For each 1-degree Celsius increase in daily mean temperature, estimated risk for hospitalization for renal diseases increased by 0.9 percent
FRIDAY, Nov. 12, 2021 (HealthDay News) — Ambient temperature is associated with hospitalization for renal diseases, with more prominent risk seen for women, children aged 0 to 4 years, and the elderly aged 80 years or older, according to a study published online Oct. 31 in The Lancet Regional Health: Americas.
Bo Wen, from Monash University in Melbourne, Australia, and colleagues collected daily hospital admission data from 1,816 cities in Brazil from 2000 to 2015. The association between temperature and renal disease was examined by applying a time-stratified case-crossover design.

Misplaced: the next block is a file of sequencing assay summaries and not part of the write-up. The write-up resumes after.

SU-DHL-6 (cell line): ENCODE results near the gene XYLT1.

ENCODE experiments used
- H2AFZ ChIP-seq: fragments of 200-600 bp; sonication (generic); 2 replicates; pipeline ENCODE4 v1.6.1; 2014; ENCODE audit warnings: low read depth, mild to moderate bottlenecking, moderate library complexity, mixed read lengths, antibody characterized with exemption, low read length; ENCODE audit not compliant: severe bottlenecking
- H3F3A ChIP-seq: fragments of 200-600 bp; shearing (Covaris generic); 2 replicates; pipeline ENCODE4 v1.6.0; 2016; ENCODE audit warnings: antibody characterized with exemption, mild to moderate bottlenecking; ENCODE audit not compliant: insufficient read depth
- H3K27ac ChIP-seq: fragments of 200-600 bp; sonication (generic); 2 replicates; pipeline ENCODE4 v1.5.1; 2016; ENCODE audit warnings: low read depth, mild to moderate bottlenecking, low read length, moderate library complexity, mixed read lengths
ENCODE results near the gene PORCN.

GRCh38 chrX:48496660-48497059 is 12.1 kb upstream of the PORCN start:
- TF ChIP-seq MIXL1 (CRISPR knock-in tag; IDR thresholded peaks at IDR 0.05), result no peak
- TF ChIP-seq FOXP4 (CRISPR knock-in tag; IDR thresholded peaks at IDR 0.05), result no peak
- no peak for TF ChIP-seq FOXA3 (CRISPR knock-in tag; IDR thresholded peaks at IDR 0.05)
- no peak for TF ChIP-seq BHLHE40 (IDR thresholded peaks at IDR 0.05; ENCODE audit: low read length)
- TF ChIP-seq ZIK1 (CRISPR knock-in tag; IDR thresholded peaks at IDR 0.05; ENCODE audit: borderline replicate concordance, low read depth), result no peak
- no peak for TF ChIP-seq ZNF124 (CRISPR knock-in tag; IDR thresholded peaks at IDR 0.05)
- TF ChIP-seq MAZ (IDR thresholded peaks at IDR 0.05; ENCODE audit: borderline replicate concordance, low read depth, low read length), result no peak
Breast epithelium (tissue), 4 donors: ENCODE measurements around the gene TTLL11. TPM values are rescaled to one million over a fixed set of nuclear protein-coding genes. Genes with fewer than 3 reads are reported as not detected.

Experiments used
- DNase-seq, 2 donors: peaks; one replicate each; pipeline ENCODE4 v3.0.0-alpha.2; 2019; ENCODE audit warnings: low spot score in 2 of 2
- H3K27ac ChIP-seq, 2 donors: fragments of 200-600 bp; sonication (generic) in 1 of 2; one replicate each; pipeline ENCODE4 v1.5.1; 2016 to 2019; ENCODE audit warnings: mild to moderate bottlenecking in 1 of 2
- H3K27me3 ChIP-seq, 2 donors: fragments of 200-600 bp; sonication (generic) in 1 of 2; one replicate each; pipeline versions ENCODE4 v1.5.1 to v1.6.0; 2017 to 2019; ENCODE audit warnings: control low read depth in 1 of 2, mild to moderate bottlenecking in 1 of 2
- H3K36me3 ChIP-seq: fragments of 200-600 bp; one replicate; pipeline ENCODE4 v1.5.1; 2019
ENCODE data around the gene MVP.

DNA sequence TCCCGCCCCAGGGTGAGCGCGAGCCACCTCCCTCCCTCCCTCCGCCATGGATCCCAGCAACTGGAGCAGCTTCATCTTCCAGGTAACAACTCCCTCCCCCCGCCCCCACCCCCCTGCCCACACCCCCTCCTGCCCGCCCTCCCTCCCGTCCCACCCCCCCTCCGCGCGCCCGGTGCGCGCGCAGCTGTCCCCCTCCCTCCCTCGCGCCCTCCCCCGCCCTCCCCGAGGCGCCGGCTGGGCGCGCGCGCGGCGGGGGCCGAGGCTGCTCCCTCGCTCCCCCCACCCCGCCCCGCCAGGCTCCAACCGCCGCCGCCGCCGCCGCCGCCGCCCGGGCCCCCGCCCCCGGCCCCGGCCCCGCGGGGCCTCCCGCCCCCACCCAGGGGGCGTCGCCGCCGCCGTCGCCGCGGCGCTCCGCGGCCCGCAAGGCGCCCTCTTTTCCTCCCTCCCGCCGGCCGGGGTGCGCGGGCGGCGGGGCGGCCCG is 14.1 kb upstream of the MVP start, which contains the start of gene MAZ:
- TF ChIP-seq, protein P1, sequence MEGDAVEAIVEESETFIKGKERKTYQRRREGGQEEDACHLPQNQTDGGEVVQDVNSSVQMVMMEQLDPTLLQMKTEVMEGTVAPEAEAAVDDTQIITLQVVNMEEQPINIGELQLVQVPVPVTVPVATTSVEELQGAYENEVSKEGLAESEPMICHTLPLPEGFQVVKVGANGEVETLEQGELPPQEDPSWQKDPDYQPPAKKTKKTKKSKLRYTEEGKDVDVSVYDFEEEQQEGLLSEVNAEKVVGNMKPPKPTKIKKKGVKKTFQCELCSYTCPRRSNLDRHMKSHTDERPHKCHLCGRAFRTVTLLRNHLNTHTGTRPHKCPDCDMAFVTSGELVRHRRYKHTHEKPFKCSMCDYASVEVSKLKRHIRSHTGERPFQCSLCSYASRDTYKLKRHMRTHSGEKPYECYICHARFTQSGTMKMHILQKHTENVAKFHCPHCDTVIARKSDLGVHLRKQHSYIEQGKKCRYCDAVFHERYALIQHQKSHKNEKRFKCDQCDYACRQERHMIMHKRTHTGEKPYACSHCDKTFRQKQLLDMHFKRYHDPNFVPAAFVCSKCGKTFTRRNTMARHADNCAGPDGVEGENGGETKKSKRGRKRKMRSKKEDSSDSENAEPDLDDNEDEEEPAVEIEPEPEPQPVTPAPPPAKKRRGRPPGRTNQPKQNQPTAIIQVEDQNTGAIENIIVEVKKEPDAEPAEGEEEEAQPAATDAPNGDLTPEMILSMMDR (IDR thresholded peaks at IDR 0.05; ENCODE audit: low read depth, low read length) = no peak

The researchers found that during the study period, 2,726,886 hospitalizations for renal disease were recorded. At the national level, for each 1-degree Celsius increase in daily mean temperature, there was a 0.9 percent increase in the estimated risk for hospitalization for renal diseases over lag zero to seven days. The largest associations between temperature and renal diseases were seen at lag zero days but persisted for lag one to two days. In women, children aged 0 to 4 years, and the elderly aged 80 years or older, the risk was more prominent. The increase of temperature accounted for 7.4 percent of hospitalizations for renal disease, equating to 202,093 cases.
“In the context of global warming, more strategies and policies should be developed to prevent heat-related hospitalizations and address climate change as soon as possible,” the authors write.
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